Forget Mark Ella, Jonny Wilkinson, Andrew Mehrtens, Michael Lynagh, Stephen Larkham, Grant Fox or Barry John – Daniel William Carter is the best fly-half to have ever graced a rugby union pitch.
His masterclass in the 2015 Rugby World Cup final, the centre point of an amazing 112-Test career, demonstrated that he is in a class of his own.
His direction, his kicking in play, his decision-making, his toughness – how did he keep getting back up after getting smashed in a handful of huge hits in the first half? – not to mention his clutch drop-goal that sealed the All Blacks’ win.
Carter is a freak, the best 10 we’ve ever seen.
It is his all-round game, his excellence in every area, that sets him apart.
1987 World Cup winner Fox was a great goal-kicker and a good general. Mehrtens was also a dead-eye kicker and sublime passer, but with questionable defence. Carter supersedes both fellow Kiwis.
Ella was dynamic with the ball but retired at 25 and never graced a World Cup. Lynagh was another excellent goal-kicker, a great support-player and a World Cup winner, but Carter has had the longer and more dynamic impact.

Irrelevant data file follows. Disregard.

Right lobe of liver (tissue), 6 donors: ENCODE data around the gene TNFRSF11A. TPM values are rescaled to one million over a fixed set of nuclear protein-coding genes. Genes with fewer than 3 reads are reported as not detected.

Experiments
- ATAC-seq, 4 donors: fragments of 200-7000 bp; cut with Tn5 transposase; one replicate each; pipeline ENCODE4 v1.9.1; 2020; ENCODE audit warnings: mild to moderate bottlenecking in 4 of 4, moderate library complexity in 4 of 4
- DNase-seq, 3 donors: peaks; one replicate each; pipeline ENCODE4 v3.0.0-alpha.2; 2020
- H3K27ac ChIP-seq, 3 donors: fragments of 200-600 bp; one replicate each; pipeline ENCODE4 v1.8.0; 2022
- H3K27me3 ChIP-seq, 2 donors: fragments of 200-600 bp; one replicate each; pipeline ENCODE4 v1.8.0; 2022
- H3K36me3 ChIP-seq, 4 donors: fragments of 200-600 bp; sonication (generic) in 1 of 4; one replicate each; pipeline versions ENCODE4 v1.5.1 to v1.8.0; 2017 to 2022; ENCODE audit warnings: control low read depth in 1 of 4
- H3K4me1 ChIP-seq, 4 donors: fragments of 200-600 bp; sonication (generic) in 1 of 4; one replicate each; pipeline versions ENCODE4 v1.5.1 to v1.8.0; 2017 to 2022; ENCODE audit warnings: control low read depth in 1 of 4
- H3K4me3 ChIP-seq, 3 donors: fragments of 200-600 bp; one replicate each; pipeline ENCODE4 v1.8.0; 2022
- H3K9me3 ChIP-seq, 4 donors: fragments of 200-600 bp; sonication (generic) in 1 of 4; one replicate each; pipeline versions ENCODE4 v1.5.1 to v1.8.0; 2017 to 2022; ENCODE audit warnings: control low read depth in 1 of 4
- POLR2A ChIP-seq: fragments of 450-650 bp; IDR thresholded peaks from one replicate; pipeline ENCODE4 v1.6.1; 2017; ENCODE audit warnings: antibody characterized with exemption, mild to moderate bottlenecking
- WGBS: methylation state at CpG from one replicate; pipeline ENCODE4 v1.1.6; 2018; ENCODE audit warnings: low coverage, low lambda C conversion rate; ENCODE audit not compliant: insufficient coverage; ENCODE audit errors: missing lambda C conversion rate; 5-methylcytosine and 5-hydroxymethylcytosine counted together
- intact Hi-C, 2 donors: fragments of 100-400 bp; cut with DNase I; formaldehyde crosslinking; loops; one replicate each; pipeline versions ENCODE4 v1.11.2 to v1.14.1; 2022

Larkham won the 1999 tournament, and always had an excellent rugby brain, but was fragile at times and never as accurate as Carter with the boot.
Wilkinson was a machine with a kicking tee, a hard-hitting tackler and a drop-goal merchant. But he was never a strong runner of the ball, or as inventive, not in the mould of Ella or Welsh wizard Barry John.
Carter had all that and more. He could play in tight, create or make breaks himself. He could unlock a defence and he could smash you in defence.
The 33-year-old is the complete rugby player. The closest other player that reminds me of him, and that’s without the bucket arse, is rugby league’s Andrew Johns.
Johns is an Immortal of the 13-man code and Carter holds similar status in the game they play in heaven.
He’s won every accolade there is – twice IRB player of the year, twice Super Rugby player of the year, all-time Super Rugby and international top point scorer, Super Rugby champion with the Crusaders four times, Top 14 champion with Perpignan in 2009, slayer of the Lions in 2005, Tri-nations, Rugby Championship and Bledisloe Cup champion countless times.
The list goes on. Add on another World Cup for good measure.
The lad from Leeston is a special individual and the 2015 final at Twickenham, when the pressure was on, just reinforced that standing.
Those who have seen him play in the flesh can count themselves lucky. As one Roarer put it “Carter is god”. A rugby god, a king among five-eighths, there can be no doubt.
Follow John Davidson on Twitter @johnnyddavidson